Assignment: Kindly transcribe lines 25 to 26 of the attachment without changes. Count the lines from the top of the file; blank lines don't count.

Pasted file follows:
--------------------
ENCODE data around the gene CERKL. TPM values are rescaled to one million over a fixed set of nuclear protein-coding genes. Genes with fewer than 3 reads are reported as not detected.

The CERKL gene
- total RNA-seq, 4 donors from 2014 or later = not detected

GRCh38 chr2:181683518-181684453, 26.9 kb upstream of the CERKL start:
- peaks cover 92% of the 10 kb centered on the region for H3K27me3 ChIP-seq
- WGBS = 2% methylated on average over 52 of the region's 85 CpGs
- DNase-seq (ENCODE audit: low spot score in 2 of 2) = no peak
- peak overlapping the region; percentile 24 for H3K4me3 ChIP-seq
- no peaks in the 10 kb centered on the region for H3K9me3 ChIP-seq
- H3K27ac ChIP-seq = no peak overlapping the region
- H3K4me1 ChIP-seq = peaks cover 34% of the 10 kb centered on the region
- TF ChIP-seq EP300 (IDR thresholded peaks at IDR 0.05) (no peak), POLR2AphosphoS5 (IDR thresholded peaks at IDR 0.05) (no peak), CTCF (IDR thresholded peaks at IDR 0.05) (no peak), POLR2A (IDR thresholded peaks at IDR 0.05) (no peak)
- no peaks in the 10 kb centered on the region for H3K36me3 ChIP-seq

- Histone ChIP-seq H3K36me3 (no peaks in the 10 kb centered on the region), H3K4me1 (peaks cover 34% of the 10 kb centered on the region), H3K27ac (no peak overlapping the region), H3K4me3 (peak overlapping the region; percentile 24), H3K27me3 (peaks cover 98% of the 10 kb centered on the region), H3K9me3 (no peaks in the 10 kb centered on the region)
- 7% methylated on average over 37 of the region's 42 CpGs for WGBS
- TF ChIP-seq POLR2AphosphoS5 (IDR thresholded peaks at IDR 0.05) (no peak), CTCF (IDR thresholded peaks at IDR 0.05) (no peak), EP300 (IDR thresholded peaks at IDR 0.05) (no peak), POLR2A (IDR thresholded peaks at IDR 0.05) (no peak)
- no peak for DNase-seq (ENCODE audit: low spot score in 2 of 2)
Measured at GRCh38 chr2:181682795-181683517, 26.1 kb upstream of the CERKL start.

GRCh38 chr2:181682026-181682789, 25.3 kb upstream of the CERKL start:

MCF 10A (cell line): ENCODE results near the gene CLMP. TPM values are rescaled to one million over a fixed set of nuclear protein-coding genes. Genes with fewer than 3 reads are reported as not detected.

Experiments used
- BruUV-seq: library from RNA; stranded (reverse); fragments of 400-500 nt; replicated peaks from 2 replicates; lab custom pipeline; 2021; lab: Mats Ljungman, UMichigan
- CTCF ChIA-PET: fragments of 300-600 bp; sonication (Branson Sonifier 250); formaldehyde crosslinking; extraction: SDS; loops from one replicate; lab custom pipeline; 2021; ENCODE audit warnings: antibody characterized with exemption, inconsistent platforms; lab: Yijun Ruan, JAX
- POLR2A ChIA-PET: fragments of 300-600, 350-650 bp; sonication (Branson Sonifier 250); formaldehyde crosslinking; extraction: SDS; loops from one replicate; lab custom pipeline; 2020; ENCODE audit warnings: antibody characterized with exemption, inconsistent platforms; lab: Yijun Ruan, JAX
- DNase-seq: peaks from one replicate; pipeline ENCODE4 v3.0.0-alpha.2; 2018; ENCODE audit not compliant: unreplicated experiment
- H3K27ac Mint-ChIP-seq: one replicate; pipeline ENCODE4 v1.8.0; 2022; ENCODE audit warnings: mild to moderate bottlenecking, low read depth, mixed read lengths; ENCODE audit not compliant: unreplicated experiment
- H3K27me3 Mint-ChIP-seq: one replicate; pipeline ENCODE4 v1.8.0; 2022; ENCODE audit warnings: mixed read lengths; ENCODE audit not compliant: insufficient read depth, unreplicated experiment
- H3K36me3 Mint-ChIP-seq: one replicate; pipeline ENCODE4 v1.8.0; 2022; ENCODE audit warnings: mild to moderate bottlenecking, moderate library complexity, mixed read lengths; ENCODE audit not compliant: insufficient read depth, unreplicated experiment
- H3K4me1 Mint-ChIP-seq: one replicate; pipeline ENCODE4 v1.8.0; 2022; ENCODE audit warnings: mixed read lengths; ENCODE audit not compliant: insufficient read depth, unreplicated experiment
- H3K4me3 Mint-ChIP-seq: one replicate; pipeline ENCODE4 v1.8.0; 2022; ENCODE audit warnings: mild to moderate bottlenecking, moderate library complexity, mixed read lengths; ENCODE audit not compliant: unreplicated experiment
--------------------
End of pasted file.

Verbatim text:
- DNase-seq: peaks from one replicate; pipeline ENCODE4 v3.0.0-alpha.2; 2018; ENCODE audit not compliant: unreplicated experiment
- H3K27ac Mint-ChIP-seq: one replicate; pipeline ENCODE4 v1.8.0; 2022; ENCODE audit warnings: mild to moderate bottlenecking, low read depth, mixed read lengths; ENCODE audit not compliant: unreplicated experiment